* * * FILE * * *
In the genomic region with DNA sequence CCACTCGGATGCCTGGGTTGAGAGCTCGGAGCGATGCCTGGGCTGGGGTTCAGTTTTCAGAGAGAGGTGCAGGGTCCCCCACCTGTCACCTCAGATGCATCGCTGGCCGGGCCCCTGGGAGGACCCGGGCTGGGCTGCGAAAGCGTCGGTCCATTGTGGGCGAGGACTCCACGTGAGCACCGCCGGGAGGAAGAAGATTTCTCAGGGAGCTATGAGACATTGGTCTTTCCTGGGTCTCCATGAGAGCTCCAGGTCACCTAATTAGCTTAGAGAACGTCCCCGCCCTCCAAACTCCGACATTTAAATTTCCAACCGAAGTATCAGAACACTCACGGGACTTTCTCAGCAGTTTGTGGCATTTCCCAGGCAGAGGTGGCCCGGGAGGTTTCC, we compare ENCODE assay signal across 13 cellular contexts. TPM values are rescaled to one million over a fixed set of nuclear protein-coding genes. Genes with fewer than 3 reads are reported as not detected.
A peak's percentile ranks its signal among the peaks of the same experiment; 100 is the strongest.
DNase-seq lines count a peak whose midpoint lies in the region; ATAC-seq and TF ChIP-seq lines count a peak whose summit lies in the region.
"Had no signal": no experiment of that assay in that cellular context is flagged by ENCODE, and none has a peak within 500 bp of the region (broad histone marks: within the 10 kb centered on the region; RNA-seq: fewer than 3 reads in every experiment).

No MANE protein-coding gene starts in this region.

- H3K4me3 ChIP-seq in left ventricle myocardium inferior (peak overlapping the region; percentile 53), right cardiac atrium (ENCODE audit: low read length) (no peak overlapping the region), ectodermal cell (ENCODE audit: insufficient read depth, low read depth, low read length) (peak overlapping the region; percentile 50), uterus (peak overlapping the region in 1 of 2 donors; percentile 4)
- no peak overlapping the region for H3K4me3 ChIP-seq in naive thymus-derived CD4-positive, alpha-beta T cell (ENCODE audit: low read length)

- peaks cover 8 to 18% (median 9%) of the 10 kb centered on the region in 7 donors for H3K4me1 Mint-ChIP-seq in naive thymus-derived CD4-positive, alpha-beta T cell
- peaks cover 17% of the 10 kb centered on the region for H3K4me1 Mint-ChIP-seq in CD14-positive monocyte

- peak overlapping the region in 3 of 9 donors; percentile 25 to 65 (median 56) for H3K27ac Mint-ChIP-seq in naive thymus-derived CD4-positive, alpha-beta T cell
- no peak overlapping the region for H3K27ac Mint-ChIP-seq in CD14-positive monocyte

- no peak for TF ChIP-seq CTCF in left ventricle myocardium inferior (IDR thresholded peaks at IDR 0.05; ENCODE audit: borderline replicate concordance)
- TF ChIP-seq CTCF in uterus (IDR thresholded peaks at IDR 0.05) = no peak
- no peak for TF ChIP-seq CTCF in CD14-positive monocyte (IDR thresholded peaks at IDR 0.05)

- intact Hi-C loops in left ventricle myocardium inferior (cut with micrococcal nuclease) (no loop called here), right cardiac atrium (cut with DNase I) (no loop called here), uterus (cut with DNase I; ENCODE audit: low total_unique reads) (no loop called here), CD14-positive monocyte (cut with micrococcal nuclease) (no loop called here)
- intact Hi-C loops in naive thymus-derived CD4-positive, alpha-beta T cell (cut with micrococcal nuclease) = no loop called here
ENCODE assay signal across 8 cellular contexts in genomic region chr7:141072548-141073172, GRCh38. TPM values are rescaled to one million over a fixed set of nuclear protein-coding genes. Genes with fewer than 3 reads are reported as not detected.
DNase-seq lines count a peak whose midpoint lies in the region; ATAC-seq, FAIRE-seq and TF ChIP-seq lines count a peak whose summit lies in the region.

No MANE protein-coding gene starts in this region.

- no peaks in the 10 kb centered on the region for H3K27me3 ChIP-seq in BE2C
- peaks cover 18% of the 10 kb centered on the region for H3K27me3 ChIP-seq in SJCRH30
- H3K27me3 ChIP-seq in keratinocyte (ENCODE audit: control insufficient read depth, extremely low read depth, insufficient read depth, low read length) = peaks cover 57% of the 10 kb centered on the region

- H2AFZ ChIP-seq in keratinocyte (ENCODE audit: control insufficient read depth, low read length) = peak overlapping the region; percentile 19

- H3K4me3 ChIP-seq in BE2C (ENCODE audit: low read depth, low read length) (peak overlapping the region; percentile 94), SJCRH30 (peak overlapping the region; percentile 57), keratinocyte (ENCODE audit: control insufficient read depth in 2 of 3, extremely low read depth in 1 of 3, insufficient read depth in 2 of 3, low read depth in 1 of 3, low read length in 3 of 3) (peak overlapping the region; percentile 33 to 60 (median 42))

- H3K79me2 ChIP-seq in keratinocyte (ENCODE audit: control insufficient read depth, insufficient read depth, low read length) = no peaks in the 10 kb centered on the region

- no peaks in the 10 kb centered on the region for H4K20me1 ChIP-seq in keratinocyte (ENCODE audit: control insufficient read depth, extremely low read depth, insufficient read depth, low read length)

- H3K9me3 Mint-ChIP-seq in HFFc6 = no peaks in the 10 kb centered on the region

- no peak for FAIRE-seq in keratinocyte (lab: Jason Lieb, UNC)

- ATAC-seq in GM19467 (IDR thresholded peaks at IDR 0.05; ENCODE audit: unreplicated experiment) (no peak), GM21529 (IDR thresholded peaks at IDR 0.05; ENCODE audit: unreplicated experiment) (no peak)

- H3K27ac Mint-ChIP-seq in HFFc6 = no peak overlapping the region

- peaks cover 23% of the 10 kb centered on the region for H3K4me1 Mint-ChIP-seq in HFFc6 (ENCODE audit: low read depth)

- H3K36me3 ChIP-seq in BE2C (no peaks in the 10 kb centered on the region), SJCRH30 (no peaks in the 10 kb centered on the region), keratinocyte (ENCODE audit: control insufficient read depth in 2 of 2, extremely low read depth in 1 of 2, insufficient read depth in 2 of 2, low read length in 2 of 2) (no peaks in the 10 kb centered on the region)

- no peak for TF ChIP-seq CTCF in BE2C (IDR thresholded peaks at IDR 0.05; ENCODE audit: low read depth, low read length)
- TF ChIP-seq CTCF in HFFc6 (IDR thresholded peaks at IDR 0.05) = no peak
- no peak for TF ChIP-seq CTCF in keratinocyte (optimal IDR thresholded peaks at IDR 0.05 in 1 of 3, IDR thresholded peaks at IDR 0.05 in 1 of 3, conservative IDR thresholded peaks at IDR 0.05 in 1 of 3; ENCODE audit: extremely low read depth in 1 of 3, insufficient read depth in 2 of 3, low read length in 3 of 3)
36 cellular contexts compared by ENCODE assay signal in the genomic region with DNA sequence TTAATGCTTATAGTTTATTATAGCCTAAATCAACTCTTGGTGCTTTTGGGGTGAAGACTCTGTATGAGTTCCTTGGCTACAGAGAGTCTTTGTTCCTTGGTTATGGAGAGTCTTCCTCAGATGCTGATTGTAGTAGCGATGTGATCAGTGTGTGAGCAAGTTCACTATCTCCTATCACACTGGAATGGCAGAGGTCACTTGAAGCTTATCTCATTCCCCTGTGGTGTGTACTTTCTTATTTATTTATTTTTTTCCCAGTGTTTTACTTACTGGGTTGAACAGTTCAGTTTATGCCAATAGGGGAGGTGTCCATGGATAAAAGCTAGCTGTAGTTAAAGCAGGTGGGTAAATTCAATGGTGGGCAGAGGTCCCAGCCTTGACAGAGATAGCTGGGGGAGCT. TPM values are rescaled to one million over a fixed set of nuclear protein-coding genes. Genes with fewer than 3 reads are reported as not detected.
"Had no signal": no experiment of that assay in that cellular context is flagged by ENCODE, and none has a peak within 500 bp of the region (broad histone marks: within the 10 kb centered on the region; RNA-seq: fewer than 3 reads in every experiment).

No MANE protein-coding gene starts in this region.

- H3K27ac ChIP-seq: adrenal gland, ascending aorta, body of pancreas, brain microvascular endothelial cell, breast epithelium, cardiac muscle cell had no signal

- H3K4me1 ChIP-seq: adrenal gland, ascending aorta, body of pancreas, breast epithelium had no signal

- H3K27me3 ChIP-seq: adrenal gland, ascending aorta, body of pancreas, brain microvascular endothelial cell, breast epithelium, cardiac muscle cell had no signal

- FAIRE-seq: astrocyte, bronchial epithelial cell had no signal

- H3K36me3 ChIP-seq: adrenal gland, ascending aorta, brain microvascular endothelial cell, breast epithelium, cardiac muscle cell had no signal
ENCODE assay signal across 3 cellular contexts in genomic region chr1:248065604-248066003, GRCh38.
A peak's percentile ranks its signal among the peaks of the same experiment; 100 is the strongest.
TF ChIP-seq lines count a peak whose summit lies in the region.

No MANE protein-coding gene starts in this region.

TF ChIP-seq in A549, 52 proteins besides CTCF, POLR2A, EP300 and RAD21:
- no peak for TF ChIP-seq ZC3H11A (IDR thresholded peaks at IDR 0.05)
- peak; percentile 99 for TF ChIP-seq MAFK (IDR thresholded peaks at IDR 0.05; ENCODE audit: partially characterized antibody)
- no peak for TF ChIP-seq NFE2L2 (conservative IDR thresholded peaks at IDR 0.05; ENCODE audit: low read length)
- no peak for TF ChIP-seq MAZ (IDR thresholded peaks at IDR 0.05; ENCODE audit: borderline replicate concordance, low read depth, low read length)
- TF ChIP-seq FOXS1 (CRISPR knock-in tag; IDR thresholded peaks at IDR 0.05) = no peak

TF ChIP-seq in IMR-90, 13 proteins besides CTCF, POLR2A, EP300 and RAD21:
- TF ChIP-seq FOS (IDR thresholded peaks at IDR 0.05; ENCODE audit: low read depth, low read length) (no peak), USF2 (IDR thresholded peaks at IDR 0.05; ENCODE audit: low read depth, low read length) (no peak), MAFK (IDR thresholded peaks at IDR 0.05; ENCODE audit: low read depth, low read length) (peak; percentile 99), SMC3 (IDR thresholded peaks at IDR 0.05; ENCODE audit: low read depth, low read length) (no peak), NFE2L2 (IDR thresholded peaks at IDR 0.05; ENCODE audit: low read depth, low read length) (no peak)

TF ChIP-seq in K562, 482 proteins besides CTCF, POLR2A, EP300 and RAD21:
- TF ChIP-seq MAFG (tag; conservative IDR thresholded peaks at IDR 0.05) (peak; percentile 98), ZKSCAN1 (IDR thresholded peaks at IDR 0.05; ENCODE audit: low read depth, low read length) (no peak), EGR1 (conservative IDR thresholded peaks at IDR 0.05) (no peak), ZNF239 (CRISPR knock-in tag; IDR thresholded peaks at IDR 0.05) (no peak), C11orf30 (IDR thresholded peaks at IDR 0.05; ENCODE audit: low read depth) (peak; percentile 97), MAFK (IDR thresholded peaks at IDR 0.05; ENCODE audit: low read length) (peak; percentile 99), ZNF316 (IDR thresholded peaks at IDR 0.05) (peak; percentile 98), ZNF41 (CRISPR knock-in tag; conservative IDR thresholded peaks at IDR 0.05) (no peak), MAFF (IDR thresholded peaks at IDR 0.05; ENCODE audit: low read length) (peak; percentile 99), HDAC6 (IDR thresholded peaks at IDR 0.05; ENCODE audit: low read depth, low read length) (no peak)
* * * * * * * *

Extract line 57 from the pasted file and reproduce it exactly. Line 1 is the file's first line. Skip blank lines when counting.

- TF ChIP-seq MAFG (tag; conservative IDR thresholded peaks at IDR 0.05) (peak; percentile 98), ZKSCAN1 (IDR thresholded peaks at IDR 0.05; ENCODE audit: low read depth, low read length) (no peak), EGR1 (conservative IDR thresholded peaks at IDR 0.05) (no peak), ZNF239 (CRISPR knock-in tag; IDR thresholded peaks at IDR 0.05) (no peak), C11orf30 (IDR thresholded peaks at IDR 0.05; ENCODE audit: low read depth) (peak; percentile 97), MAFK (IDR thresholded peaks at IDR 0.05; ENCODE audit: low read length) (peak; percentile 99), ZNF316 (IDR thresholded peaks at IDR 0.05) (peak; percentile 98), ZNF41 (CRISPR knock-in tag; conservative IDR thresholded peaks at IDR 0.05) (no peak), MAFF (IDR thresholded peaks at IDR 0.05; ENCODE audit: low read length) (peak; percentile 99), HDAC6 (IDR thresholded peaks at IDR 0.05; ENCODE audit: low read depth, low read length) (no peak)